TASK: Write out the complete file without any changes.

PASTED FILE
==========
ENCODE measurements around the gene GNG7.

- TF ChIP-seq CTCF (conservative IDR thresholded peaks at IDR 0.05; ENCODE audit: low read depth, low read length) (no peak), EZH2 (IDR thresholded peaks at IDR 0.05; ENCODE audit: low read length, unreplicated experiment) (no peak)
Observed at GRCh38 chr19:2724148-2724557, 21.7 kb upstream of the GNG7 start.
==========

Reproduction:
ENCODE measurements around the gene GNG7.

- TF ChIP-seq CTCF (conservative IDR thresholded peaks at IDR 0.05; ENCODE audit: low read depth, low read length) (no peak), EZH2 (IDR thresholded peaks at IDR 0.05; ENCODE audit: low read length, unreplicated experiment) (no peak)
Observed at GRCh38 chr19:2724148-2724557, 21.7 kb upstream of the GNG7 start.